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Nokia 7 Plus Review: The Pure Android Phone You’ve Been Waiting For

We review Nokia’s newest mid-ranger!

HMD Global has been killing it ever since they got the rights to the Nokia brand a few years ago, releasing good-looking phones with good price-to-performance ratio. The company’s phone lineup looks to deliver the same this year starting with the Nokia 7 Plus. The Nokia 7 Plus is a stock-Android, metal-bodied no-notch sportin’ mid-range phone that we’ve become fond of during our time with it, a refreshing pallete cleanser despite its faults.

Aluminum body looks great and resists scratches better

HMD Global has so far resisted the current bandwagon of clothing the bodies of their phones in glass, at least in the mid-range category. The Nokia 7 Plus is instead made from a single block of aluminum, with a matte finish applied during the anodization process to give it a pleasant texture.

Having an aluminum body makes the Nokia 7 Plus tougher, in our opinion. Glass-backed phones may be beautiful, but they’re prone to scratches, even from normal use. You can always put on a case on the rear of the phone, but that defeats the purpose of having a beautiful, multi-colored rear glass since it has to be covered for its own protection.

There’s a copper accents on the frame, camera module and the fingerprint scanner to break up the monotone black finish. Holding the phone in your hand, you can really feel the Nokia DNA seep through the design. Fans of the old Lumia series will certainly appreciate the care given to the design of the Nokia 7 Plus, and we’re liking the fact that HMD Global went with their own design DNA with the phone instead of going with what’s trendy and fashionable.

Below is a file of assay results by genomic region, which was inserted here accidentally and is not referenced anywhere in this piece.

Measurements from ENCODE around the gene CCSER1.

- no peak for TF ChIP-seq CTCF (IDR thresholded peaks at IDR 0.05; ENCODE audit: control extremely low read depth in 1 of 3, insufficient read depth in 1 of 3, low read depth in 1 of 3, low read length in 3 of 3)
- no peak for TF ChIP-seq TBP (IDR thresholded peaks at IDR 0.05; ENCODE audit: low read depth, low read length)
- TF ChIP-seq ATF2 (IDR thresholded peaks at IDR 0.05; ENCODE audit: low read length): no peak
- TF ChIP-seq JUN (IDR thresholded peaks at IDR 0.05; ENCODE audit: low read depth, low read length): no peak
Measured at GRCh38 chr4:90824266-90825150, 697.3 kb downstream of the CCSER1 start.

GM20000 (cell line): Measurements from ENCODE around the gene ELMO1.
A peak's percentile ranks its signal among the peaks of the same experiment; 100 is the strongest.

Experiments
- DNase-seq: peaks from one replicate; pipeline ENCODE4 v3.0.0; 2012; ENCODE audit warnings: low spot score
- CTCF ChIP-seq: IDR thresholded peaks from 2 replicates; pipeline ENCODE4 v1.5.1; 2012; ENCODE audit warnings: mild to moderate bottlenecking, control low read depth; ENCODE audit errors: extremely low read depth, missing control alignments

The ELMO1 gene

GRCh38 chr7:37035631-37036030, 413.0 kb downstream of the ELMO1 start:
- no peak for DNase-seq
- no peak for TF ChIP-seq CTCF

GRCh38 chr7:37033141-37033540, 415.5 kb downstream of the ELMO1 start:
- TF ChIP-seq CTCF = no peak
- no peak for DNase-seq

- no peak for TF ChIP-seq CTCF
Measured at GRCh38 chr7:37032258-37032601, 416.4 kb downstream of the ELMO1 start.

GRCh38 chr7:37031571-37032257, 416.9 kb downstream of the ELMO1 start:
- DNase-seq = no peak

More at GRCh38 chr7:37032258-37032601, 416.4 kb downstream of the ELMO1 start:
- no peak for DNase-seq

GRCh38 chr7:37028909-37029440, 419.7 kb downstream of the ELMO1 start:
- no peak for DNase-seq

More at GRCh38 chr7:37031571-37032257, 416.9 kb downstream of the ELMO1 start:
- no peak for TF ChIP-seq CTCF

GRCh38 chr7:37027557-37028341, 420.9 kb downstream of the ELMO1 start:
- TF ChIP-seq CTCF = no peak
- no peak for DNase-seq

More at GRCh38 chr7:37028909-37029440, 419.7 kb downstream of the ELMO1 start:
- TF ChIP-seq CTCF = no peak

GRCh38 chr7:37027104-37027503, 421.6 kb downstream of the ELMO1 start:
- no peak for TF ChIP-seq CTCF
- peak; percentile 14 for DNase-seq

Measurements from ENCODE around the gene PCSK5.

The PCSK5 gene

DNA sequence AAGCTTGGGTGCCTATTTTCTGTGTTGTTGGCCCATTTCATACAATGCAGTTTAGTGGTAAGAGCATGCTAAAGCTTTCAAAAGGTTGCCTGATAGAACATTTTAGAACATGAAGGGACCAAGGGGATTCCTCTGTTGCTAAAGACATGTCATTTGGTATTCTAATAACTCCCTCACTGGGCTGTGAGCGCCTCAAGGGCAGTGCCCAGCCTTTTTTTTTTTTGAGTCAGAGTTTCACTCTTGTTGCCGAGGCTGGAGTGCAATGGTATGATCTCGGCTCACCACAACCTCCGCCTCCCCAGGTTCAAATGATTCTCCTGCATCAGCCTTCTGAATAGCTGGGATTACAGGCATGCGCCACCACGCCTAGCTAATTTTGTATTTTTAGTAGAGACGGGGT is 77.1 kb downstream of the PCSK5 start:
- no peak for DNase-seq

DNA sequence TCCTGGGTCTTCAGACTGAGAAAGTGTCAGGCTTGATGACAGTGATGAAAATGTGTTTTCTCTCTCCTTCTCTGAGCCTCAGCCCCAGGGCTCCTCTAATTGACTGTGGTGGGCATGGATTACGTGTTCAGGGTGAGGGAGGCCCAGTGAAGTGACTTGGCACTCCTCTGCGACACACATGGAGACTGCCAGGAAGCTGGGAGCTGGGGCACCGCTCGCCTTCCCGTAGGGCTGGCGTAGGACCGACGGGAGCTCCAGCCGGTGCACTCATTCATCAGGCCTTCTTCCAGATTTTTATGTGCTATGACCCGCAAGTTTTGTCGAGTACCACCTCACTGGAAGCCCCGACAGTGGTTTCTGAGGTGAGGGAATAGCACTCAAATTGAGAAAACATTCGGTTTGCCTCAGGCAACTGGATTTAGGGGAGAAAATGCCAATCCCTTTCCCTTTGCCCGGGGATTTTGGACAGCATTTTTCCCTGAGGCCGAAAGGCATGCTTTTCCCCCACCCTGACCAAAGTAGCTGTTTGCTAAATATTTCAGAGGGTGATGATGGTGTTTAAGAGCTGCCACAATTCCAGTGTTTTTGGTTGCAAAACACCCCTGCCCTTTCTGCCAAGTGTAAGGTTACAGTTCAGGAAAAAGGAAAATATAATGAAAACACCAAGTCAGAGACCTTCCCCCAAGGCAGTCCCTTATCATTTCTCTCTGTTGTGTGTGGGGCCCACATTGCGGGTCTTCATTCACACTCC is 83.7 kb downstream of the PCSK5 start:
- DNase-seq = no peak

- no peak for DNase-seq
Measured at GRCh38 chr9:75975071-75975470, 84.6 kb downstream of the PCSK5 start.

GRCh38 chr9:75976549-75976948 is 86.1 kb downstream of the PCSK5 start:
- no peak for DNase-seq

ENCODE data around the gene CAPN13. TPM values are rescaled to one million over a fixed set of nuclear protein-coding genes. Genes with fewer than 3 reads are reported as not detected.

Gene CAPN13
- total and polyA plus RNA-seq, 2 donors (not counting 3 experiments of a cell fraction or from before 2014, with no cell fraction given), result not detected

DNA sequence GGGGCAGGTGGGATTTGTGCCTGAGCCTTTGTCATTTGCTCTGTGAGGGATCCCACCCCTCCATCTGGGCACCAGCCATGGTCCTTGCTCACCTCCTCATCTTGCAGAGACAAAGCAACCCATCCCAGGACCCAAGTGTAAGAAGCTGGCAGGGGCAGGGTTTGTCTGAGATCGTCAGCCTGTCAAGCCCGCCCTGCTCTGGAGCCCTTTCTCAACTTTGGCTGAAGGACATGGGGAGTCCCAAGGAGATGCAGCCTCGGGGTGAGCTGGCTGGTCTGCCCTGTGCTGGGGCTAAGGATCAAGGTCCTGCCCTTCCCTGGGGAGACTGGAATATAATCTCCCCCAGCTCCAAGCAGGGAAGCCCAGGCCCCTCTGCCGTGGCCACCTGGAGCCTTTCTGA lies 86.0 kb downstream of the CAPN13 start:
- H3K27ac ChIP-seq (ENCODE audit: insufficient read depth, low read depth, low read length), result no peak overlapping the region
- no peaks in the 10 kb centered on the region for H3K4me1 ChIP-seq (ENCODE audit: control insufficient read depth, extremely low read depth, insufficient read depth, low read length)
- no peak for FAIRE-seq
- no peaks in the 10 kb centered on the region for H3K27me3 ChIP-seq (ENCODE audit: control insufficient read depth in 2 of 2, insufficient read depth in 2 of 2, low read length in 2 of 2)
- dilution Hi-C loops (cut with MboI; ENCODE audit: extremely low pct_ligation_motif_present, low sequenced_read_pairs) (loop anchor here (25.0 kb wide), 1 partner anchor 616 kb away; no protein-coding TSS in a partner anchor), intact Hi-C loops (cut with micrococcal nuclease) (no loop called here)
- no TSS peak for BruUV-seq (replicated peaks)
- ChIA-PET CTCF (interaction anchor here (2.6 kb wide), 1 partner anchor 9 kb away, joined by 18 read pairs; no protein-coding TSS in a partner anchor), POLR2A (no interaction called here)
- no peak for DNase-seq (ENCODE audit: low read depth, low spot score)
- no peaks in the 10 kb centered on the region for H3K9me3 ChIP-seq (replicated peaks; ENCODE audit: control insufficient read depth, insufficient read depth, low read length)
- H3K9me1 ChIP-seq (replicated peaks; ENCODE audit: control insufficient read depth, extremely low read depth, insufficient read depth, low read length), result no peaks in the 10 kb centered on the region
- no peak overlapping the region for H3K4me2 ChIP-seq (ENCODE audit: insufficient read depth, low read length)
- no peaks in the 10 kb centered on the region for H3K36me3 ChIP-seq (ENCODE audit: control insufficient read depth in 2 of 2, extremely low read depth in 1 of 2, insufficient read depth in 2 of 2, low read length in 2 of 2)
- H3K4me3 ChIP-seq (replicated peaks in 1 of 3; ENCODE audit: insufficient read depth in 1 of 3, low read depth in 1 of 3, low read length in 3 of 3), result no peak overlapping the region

The 3.5mm jack is on the top, while the volume and power buttons are on the right of the phone. The single speaker grille is on the bottom along with the USB Type-C charging port.

18:9 display is not notched

The Nokia 7 Plus’ resistance to popular design trends continue with the display. In an age where notched phones are fast becoming the norm, the Nokia 7 Plus’ 6-inch, 18:9 1080 x 2160 display doesn’t have a notch on it. Of course that means it’s a smidge taller than comparable smartphones because of the extra bezel on the top, but we’re sure that not a lot of people will mind that design compromise.

As for the display itself, well, it’s alright. It’s an IPS panel, so you’re getting decent color reproduction all around, but it lacks punch and vibrancy that come from competing phones that have AMOLED displays.

Outdoor brightness is a bit of an issue as well, as you’ll struggle to see the screen under the noonday sun.

Snapdragon 660 is fast and problem-free

Qualcomm has been killing it in the mid-range space with their new 600 series processors, namely their Snapdragon 636 and 660 chipsets. The Nokia 7 Plus uses the latter, which offers a small boost to clockspeed over the regular 636 chipset. While both chipsets use an octa-core Kryo 260 CPU, the SD 660 is a little faster than the 636, coming in at 2.2GHz for the latter and 1.8GHz for the former.

 

It’s at the GPU level that we see key differences, as the SD 636 has a Adreno 509 while the SD 660 has a better Adreno 512 (with Vulkan API).

What does this mean at a consumer level? Well, theoretically it would mean that phones equipped with the SD 660 chipset should feel faster than ones with the SD 636 SoC. In practical use however, the Nokia 7 Plus didn’t really feel any faster than a phone equipped with the SD 636 chipset, at least with regular use.

That’s not to say the Nokia 7 Plus isn’t fast – in fact, it is. Apps opened quickly, and games were mostly stutter-free. Thanks to the custom Kryo chipset, the Nokia 7 Plus feels as fast as some flagships released last year.

Stock Android for the win!